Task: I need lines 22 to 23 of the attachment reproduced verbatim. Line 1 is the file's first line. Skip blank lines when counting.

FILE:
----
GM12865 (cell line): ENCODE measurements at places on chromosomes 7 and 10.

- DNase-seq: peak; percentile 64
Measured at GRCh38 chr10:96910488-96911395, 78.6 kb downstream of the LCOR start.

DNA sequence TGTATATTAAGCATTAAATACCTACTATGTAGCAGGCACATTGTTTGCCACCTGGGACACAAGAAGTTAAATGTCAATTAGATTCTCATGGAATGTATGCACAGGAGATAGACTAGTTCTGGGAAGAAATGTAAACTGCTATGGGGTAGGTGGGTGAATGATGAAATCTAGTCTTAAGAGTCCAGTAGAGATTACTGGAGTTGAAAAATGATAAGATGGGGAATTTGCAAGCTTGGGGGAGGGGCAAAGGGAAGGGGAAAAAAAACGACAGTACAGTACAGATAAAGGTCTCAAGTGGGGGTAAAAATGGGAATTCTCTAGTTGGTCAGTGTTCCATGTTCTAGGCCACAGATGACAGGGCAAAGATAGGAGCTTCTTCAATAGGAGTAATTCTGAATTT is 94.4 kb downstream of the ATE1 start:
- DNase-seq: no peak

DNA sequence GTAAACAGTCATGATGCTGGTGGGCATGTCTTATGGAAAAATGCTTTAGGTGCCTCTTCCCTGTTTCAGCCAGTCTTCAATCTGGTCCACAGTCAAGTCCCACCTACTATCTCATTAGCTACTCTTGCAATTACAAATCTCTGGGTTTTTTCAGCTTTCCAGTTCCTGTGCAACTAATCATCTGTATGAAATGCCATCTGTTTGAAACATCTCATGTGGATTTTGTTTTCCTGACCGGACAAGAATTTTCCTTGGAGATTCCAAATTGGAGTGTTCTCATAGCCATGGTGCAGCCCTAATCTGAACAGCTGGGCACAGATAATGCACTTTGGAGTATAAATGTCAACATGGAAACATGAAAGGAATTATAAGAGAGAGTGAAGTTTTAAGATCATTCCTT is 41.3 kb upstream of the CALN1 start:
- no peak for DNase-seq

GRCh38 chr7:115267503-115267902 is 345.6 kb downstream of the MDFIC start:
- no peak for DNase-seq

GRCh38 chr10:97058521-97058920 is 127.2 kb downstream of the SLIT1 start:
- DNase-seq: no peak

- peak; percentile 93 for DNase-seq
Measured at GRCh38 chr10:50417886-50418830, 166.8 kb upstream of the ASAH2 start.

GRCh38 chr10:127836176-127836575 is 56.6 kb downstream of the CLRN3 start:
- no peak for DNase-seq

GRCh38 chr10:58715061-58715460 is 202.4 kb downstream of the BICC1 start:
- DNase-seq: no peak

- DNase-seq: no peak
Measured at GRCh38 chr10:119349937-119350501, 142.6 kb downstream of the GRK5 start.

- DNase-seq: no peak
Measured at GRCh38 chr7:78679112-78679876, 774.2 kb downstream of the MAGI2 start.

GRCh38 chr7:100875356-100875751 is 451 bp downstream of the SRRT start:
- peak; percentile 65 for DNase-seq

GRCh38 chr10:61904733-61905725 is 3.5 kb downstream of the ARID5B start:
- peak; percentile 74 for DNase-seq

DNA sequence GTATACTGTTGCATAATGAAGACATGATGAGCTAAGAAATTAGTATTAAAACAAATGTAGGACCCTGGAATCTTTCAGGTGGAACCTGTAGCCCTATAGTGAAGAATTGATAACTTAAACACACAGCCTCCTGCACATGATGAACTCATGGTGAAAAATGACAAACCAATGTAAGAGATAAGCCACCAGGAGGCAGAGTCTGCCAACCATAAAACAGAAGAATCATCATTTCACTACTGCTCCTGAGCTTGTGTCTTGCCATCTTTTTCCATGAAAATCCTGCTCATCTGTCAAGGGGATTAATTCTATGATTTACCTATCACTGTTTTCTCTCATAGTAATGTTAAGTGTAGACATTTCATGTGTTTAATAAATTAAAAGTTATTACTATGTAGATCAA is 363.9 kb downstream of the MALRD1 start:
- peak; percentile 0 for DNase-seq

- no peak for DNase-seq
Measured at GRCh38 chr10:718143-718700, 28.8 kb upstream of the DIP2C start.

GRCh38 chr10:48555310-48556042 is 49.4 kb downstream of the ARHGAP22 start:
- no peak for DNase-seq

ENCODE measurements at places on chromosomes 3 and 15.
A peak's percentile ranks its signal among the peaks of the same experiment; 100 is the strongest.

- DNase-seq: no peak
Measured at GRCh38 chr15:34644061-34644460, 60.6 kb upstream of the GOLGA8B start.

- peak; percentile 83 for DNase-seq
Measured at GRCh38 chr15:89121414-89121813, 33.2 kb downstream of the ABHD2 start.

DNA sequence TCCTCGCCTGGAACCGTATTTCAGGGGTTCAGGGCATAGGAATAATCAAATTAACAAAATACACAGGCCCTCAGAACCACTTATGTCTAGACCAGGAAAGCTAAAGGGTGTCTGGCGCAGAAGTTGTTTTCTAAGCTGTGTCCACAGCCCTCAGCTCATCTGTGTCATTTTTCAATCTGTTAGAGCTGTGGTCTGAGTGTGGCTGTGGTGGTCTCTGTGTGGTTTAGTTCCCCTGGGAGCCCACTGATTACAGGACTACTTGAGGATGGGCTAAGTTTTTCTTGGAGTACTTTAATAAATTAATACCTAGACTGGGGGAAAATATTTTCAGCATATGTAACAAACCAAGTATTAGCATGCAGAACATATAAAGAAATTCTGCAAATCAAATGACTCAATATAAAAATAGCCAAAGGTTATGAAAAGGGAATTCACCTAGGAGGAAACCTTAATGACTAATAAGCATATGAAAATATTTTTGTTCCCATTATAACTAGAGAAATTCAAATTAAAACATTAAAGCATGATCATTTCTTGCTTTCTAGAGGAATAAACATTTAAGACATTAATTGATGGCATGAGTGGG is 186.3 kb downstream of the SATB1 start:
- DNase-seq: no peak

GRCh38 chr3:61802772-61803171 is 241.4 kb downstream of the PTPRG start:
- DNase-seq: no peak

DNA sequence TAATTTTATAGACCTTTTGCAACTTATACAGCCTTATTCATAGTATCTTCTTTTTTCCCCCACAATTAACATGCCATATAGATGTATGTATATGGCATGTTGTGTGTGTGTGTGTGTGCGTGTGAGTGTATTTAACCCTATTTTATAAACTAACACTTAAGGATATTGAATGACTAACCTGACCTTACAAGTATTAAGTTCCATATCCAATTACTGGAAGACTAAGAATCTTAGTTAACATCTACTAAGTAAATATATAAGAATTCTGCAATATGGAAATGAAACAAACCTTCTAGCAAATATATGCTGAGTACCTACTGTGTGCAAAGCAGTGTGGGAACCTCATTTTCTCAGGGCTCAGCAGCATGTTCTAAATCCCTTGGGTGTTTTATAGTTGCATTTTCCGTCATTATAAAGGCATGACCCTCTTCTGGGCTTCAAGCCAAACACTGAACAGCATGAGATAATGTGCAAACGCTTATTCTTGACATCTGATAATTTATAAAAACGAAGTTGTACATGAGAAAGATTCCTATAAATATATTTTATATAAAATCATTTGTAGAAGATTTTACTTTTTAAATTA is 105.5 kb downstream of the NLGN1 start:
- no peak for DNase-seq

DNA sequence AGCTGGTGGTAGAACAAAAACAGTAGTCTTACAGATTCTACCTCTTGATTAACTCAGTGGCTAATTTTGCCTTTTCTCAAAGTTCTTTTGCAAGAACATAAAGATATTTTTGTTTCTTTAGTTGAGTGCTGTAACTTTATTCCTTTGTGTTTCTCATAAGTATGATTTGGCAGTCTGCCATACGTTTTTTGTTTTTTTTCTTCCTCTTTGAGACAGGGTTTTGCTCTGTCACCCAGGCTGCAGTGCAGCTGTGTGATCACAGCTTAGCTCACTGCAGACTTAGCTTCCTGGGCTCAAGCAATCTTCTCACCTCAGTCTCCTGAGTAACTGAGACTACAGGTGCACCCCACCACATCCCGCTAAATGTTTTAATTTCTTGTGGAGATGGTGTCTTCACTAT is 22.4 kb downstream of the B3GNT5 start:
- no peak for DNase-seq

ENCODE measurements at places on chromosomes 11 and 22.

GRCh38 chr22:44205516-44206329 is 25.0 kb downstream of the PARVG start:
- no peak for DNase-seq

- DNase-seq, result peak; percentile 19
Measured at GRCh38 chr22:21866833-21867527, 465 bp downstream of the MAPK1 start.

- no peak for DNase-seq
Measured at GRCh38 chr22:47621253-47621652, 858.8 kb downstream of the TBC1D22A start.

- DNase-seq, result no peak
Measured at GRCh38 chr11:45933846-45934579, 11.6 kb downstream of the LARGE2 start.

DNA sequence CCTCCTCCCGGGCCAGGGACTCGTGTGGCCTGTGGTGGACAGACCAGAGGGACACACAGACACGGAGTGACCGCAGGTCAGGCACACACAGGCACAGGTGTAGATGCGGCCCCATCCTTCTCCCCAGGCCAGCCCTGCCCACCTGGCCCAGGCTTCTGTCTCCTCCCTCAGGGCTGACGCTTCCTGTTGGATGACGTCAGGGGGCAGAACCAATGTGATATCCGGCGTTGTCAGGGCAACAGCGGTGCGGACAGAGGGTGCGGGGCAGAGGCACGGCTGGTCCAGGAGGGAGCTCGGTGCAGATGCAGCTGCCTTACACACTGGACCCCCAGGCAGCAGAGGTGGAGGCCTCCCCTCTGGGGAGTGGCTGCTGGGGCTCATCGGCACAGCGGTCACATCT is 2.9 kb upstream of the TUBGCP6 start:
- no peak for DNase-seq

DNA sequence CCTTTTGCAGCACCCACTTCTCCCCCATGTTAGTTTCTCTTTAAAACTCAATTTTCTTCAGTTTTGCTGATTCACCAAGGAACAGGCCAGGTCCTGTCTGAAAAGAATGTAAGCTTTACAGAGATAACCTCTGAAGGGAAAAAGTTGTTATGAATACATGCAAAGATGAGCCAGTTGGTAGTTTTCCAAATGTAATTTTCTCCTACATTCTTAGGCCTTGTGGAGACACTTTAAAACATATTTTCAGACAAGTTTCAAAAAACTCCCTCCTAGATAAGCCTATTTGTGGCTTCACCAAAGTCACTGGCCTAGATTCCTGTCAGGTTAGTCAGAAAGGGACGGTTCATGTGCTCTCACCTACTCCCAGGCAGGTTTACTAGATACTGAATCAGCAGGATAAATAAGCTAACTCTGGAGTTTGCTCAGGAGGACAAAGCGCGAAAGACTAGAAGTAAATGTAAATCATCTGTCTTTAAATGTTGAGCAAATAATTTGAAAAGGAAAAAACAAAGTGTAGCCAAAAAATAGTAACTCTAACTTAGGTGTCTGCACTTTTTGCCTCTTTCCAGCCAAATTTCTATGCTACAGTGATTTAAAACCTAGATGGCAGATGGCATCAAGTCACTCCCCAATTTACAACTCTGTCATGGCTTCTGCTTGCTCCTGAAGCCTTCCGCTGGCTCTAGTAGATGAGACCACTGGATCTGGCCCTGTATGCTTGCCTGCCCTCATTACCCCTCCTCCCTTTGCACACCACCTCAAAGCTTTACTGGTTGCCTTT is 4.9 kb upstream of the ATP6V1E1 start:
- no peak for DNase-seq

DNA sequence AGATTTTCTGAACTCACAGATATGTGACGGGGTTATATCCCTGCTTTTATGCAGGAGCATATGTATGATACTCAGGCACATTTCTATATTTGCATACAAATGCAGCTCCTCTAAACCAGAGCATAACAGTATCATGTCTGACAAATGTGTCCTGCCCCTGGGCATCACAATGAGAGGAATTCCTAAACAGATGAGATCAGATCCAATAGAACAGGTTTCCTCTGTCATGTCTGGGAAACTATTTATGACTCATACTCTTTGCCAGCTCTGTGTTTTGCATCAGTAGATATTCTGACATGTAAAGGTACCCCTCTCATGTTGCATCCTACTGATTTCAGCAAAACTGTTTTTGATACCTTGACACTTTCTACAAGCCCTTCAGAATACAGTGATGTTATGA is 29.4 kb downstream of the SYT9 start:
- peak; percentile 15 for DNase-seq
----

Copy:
GRCh38 chr7:100875356-100875751 is 451 bp downstream of the SRRT start:
- peak; percentile 65 for DNase-seq